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Healthcare focus leads to Religare recast

Healthcare focus leads to Religare recast
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First Published: Wed, Apr 07 2010. 12 49 AM IST

Top-level shuffle: Malvinder Mohan Singh, who stepped down as the chairman of Religare Enterprises, will focus on the healthcare segment. B.Mathur/Reuters
Top-level shuffle: Malvinder Mohan Singh, who stepped down as the chairman of Religare Enterprises, will focus on the healthcare segment. B.Mathur/Reuters
Updated: Wed, Apr 07 2010. 12 49 AM IST
New Delhi: In a repositioning of business strategy, Malvinder Mohan Singh stepped down as the chairman of financial services firm Religare Enterprises Ltd to push for a bigger global footprint for his healthcare business under hospital chain Fortis Healthcare Ltd.
Top-level shuffle: Malvinder Mohan Singh, who stepped down as the chairman of Religare Enterprises, will focus on the healthcare segment. B.Mathur/Reuters
Shivinder Mohan Singh, brother of Malvinder Mohan Singh, stepped down as director from Religare, following which Sunil Godhwani took over as the new chairman and managing director. Shachindra Nath, current group chief operating officer, was elevated as chief executive officer.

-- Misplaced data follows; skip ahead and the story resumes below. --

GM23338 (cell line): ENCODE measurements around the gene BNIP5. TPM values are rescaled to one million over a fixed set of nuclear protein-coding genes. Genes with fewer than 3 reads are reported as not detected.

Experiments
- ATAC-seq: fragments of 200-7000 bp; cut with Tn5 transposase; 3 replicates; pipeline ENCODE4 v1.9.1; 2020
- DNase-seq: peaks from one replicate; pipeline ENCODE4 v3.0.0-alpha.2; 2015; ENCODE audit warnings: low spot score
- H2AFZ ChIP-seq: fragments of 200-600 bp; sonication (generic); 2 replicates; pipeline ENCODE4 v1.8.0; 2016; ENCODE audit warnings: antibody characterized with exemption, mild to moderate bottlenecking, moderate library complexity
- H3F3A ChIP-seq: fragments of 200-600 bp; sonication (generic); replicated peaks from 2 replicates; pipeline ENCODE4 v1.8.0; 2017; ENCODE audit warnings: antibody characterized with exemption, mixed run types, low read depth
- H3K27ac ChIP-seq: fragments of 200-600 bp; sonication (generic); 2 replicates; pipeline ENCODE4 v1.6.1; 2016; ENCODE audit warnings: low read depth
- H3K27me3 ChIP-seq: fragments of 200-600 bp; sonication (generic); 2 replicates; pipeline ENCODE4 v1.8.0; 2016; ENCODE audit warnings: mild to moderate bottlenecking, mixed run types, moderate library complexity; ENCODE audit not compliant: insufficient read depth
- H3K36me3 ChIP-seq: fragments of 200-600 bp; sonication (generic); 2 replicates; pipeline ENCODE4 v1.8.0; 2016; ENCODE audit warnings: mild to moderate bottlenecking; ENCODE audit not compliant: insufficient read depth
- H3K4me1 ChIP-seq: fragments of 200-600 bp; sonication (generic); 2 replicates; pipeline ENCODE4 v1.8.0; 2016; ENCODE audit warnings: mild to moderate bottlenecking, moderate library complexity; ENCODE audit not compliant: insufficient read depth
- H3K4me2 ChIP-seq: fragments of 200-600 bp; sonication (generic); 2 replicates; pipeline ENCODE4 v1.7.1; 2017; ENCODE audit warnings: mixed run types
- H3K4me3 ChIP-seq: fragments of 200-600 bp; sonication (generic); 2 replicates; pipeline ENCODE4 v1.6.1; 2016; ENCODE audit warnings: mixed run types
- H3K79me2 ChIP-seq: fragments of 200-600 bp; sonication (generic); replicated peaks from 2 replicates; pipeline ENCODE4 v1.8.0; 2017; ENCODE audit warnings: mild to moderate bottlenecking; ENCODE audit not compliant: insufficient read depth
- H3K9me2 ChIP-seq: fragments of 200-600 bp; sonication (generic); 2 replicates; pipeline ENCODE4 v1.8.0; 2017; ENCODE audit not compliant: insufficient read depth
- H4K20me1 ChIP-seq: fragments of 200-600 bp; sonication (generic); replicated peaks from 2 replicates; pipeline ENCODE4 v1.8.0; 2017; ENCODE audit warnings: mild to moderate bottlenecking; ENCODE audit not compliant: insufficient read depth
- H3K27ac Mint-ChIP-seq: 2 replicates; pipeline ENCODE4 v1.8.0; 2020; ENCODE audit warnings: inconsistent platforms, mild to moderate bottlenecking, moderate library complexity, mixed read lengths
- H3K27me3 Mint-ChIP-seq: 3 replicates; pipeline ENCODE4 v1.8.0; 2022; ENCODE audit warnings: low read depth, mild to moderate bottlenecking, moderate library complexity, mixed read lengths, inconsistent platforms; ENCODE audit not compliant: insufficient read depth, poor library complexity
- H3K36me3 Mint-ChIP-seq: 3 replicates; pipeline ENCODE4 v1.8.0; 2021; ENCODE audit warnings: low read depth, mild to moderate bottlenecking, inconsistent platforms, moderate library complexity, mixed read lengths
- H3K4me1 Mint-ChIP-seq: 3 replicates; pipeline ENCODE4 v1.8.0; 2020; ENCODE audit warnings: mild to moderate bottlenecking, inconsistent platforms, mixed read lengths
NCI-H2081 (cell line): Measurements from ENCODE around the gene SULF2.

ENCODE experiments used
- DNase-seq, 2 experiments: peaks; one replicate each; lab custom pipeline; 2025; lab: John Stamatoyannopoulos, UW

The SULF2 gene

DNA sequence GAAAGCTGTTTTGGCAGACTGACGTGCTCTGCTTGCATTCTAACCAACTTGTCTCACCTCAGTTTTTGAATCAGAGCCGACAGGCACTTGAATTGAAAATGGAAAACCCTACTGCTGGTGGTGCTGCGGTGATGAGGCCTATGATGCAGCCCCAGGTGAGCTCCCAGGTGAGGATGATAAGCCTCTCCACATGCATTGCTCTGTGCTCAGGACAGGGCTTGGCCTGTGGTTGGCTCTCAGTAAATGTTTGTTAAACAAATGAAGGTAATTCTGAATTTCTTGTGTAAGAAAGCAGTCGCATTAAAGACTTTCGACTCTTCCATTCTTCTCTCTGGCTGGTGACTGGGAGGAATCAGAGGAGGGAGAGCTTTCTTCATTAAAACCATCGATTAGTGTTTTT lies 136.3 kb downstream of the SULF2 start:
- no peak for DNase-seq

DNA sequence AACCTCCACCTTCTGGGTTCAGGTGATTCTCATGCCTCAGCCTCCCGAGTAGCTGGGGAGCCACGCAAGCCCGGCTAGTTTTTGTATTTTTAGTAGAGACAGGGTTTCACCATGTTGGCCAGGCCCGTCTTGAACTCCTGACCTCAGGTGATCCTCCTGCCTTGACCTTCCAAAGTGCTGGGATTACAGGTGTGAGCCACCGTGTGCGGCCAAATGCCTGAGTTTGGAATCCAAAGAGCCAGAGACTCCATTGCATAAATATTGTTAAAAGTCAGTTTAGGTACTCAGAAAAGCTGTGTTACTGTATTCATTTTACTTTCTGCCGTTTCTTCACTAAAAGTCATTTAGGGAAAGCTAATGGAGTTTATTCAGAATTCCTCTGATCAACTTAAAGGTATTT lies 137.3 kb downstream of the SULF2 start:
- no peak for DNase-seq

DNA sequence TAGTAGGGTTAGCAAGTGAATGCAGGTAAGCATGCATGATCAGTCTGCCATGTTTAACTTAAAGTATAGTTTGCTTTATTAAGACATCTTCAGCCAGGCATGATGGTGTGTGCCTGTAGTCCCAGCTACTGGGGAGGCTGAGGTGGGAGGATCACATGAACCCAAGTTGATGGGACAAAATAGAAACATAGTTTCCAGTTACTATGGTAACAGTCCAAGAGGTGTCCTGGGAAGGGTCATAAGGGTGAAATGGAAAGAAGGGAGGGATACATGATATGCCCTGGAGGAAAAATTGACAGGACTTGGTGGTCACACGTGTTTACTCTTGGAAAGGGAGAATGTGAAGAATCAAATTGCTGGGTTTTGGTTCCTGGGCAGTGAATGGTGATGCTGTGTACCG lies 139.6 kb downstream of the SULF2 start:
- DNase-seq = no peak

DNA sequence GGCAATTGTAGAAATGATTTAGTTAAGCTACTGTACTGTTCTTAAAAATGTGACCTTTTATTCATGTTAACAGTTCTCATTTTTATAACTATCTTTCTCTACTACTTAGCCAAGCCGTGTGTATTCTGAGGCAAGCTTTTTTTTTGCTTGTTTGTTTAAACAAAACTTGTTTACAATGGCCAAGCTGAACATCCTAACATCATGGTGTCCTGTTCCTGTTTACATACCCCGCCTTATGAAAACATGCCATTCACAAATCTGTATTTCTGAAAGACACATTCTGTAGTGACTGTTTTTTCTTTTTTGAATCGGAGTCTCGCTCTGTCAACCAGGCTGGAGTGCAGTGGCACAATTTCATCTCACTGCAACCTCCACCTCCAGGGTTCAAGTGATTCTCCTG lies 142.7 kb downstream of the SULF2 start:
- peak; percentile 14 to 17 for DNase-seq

The top-level management shuffle at Religare is a signal of Malvinder Mohan Singh’s intention to step back from the day-to-day running of the financial services business to focus on the healthcare segment, building on recent acquistions. As the largest shareholders in Religare, with a majority stake, he and his brother would however retain oversight.
Fortis Healthcare last month bought a 23.9% stake in Singapore-based Parkway Holdings Ltd from TPG Capital, valued at Rs3,118 crore. In August, it purchased 10 hospitals owned by Wockhardt for Rs909 crore; in 2005, it acquired Delhi-based Escorts Heart Institute for Rs650 crore.
“There is a huge opportunity in the healthcare sector. While the financial services sector has a model to follow for global expansion, healthcare doesn’t,” Malvinder Mohan Singh, who plans to move to Singapore to consolidate and build the healthcare business, said in an interview.
“So, this decision was more about revisiting reponsibility between the three of us,” he said, referring to his brother, Godhwani and himself.
In addition to Nath, group chief financial officer Anil Saxena was also inducted into the board of directors at Religare, along with three new members, all of whom are expatriates.
”We are looking at other opportunities—both organically and inorganically,” Godhwani said. “For our investment banking platform, we would look at emerging markets such as Indonesia and Malaysia.”
Religare’s two focus areas will be investment banking and asset management. The company has set aside a sum of $1 billion (Rs4,450 crore) for creating an asset management platform, begining with the acquisition of a 65% stake in US-based Northgate Capital for an estimated Rs900 crore.